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Credit Lyonnais Posts $1.2-Billion Loss; Bailout Planned

March 25, 1994|From Times Staff and Wire Reports

French state bank Credit Lyonnais, owner of Santa Monica-based Metro-Goldwyn-Mayer, said its net loss more than tripled to about $1.2 billion in 1993 and disclosed a state-engineered bailout.

A bank spokesman said the loss--the largest in French banking history--was mainly due to real estate problems, with a relatively small amount set aside for problem entertainment loans. Credit Lyonnais has been plagued by losses on loans in the 1980s to a batch of now-defunct or ailing Hollywood companies.

In the state-sponsored bailout, Credit Lyonnais will receive an infusion of $833 million with a possible second infusion later in the year. Under the plan, nearly $7 billion in bad real estate loans were taken off Credit Lyonnais books and put into a state-controlled shell company.

The net loss was higher than predicted by most banking analysts. It compared with a loss of about $320 million in 1992. The bank, however, said it expects to be close to break-even this year, with a return to profit in 1995, and said it expects profits to reach more normal levels in 1996.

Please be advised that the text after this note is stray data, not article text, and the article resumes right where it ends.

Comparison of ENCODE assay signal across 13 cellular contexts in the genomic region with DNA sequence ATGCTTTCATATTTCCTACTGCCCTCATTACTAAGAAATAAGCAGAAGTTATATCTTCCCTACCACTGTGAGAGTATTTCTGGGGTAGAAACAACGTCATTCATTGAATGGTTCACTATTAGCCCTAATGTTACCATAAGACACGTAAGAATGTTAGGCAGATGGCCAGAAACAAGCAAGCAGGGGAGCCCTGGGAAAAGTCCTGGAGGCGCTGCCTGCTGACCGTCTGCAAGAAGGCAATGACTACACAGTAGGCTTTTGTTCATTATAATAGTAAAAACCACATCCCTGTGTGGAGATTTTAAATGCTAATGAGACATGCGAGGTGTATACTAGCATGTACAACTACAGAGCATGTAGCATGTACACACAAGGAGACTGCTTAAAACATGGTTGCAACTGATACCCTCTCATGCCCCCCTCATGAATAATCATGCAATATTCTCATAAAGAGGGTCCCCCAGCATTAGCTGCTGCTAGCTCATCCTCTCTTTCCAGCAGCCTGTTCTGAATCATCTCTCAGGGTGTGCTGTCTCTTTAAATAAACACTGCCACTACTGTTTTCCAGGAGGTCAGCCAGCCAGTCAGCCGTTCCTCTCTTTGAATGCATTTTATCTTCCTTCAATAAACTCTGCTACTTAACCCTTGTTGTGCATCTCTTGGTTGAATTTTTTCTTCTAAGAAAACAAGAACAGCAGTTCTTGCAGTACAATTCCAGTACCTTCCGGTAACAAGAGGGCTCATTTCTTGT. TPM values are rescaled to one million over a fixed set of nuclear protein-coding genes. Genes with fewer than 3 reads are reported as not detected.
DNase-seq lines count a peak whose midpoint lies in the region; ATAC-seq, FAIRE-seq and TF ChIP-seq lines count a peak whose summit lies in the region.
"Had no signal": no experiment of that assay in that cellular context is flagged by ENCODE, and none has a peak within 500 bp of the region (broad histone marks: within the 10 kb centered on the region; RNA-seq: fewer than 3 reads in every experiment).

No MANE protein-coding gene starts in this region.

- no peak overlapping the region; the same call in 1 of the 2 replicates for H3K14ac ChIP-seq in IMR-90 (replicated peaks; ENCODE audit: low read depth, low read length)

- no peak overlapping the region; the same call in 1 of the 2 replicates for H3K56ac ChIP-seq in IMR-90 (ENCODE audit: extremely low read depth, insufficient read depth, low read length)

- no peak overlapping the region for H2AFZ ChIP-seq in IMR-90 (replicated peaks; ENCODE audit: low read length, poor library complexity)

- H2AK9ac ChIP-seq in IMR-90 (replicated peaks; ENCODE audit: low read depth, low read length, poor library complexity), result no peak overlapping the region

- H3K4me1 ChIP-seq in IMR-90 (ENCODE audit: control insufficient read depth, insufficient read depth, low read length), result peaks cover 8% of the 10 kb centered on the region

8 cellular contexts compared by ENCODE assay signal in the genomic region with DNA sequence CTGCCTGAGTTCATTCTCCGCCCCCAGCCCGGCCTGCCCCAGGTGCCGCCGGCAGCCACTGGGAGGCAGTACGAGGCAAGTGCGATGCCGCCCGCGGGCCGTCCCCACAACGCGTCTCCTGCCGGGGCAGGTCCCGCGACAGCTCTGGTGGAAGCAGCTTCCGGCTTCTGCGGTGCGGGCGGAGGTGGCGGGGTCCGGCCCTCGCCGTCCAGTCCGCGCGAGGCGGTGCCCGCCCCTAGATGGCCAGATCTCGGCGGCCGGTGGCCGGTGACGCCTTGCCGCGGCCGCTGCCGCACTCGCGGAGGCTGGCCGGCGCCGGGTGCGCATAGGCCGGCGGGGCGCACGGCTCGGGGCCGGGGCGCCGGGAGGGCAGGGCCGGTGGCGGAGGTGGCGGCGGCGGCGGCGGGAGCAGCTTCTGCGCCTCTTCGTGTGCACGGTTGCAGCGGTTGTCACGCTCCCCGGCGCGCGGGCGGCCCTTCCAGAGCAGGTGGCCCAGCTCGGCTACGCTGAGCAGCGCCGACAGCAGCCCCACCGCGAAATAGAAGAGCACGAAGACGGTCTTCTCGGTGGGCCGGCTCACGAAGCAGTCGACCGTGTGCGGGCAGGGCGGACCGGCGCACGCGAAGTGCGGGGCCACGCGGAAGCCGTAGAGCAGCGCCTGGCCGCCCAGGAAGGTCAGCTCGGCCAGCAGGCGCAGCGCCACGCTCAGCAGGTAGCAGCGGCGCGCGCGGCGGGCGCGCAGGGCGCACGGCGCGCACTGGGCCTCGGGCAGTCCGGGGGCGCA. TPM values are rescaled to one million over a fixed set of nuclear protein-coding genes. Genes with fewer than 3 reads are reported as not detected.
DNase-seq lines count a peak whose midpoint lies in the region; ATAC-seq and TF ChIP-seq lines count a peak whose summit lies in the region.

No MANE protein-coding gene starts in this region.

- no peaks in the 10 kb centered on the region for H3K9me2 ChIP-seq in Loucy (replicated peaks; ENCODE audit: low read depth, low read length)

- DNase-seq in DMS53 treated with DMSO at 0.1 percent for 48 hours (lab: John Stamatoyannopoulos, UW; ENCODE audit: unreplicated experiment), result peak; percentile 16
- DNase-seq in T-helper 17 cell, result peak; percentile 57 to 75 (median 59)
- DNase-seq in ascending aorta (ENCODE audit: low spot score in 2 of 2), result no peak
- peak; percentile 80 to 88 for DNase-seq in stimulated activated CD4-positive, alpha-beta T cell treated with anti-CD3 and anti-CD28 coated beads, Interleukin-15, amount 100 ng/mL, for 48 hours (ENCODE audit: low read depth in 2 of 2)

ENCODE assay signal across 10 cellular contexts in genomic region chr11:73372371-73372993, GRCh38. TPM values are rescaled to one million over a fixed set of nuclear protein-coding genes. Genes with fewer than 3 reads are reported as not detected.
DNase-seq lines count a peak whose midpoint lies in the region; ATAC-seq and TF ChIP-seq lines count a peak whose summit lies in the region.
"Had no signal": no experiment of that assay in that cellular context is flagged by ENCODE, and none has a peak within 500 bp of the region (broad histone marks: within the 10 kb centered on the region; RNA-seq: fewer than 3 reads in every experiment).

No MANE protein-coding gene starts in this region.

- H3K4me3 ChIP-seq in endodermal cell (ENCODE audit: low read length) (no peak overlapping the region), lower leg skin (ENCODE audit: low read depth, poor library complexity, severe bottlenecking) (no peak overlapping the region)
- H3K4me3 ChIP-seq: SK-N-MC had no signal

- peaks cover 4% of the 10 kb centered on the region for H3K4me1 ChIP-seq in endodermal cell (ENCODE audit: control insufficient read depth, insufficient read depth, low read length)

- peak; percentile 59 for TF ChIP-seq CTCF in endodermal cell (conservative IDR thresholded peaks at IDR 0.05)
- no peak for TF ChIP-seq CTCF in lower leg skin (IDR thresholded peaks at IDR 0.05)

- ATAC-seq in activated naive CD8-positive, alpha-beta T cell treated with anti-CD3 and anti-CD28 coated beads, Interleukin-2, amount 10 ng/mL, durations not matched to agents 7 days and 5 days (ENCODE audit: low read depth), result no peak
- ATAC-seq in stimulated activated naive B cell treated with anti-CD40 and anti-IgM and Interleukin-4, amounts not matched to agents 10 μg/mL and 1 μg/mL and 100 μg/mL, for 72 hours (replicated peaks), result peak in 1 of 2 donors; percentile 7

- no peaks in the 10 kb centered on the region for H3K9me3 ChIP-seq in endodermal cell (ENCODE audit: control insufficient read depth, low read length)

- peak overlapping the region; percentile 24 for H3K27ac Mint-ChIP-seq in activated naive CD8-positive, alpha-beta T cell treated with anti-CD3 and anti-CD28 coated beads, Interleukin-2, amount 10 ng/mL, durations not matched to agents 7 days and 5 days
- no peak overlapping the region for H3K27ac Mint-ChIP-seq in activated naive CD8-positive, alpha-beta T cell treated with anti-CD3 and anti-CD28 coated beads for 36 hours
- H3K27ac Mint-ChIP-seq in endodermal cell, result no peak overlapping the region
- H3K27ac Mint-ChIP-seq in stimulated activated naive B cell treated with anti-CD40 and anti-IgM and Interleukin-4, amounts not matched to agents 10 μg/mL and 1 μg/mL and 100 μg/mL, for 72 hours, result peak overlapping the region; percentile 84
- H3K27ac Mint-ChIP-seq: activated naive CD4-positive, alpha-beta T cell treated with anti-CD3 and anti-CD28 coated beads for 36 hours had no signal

Credit Lyonnais has until 1997 to sell MGM, which it took over in 1992 after former owner Giancarlo Parretti defaulted on loans made by the bank. The bank is currently trying to rebuild the studio under a new management team led by former Paramount Pictures Chairman Frank Mancuso, former Creative Artists Agency agent Michael Marcus and former Warner Bros. executive John Calley. The bank is being advised on MGM by Creative Artists Agency Chairman Michael S. Ovitz.

The French government, which owns a majority of Credit Lyonnais, plans to privatize the bank, probably next year or in 1996. The moves to clean up the bank's ailing balance sheet are being made in part to improve its financial condition once that happens.

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